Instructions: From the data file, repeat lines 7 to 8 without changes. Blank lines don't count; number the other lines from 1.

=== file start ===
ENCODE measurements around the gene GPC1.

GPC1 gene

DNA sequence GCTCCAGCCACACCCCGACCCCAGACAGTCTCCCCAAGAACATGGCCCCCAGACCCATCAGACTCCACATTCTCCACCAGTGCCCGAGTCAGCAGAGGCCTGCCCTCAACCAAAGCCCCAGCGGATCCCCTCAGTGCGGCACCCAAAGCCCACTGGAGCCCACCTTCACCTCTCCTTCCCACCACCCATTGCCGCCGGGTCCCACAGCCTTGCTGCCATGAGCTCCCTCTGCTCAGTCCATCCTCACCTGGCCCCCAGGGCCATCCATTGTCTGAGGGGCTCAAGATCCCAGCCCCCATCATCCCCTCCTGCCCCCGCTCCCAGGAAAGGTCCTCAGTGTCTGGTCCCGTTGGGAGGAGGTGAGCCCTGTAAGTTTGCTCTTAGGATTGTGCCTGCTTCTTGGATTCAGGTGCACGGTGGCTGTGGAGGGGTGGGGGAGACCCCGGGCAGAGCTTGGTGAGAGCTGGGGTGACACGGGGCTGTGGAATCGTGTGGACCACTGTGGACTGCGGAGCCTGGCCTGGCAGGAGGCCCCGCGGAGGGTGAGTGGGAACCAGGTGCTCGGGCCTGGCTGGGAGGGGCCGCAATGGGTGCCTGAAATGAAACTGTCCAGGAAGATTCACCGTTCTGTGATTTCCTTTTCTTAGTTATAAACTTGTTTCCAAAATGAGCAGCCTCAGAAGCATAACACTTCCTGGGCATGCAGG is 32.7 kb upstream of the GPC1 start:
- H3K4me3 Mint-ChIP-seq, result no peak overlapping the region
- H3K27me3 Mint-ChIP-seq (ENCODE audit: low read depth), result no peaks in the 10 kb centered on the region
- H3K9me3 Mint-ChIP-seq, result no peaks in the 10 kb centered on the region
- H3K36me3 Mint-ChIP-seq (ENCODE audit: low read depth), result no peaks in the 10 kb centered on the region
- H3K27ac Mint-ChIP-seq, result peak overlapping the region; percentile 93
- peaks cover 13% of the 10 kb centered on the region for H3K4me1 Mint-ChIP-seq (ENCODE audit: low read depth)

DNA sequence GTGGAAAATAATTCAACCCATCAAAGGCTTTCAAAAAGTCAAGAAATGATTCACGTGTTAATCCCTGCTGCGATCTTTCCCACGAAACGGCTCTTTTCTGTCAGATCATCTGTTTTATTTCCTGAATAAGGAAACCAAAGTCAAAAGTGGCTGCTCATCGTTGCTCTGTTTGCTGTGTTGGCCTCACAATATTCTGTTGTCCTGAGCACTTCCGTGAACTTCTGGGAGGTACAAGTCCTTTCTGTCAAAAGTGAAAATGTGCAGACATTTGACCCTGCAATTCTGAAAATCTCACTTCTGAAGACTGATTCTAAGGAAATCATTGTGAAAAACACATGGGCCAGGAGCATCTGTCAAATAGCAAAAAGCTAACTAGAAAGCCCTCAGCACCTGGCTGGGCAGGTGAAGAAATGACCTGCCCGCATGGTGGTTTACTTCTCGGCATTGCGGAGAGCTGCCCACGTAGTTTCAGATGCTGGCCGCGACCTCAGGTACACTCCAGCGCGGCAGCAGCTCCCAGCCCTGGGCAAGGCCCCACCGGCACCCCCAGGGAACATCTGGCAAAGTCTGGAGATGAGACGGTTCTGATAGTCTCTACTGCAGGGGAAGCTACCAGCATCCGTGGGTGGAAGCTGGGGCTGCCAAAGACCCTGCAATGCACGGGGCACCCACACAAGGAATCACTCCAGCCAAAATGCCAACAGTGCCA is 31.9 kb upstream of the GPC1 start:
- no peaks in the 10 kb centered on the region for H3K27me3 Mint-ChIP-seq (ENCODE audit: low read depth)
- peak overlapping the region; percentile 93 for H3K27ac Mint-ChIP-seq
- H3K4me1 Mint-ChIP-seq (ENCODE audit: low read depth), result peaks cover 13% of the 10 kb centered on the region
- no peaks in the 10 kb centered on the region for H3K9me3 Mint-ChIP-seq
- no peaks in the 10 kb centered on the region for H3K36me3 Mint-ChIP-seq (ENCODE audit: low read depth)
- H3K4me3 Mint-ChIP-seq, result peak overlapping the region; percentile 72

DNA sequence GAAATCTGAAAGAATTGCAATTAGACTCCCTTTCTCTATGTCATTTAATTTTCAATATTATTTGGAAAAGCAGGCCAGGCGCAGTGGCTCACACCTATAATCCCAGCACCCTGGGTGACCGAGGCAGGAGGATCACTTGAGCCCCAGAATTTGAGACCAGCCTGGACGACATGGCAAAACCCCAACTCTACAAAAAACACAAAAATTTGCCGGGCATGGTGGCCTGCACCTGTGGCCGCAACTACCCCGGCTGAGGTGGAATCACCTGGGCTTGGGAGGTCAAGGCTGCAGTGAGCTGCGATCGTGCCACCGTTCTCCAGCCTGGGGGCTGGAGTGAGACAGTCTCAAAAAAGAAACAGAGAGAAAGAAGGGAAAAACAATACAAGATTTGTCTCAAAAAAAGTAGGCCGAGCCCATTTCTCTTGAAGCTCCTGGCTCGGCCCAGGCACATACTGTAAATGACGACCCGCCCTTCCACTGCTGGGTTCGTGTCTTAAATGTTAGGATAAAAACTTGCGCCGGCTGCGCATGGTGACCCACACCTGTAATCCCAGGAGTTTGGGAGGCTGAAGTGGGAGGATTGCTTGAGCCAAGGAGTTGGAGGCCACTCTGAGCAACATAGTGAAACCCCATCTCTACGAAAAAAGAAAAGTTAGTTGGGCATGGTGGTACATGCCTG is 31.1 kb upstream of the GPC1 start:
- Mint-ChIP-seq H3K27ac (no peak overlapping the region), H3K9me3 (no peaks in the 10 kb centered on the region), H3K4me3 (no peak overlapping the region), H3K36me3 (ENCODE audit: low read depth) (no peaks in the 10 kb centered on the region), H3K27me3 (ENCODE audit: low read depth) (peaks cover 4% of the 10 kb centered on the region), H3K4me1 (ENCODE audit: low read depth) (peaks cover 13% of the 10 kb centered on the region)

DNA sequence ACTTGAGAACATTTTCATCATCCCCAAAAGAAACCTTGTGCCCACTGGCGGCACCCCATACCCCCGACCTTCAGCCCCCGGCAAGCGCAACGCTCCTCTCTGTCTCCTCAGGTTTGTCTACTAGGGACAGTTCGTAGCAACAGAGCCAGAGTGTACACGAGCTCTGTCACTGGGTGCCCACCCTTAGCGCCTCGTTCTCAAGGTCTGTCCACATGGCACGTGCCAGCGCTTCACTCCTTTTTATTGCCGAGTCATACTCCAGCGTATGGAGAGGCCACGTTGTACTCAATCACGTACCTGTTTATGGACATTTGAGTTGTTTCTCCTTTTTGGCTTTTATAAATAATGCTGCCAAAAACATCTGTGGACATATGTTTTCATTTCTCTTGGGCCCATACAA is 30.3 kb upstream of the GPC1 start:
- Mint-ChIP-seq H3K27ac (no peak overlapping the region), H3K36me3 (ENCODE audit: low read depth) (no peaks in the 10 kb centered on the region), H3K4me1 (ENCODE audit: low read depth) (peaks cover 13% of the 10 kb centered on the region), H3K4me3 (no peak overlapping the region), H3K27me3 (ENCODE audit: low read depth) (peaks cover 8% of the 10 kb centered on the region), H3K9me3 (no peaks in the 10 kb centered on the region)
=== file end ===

- H3K36me3 Mint-ChIP-seq (ENCODE audit: low read depth), result no peaks in the 10 kb centered on the region
- H3K27ac Mint-ChIP-seq, result peak overlapping the region; percentile 93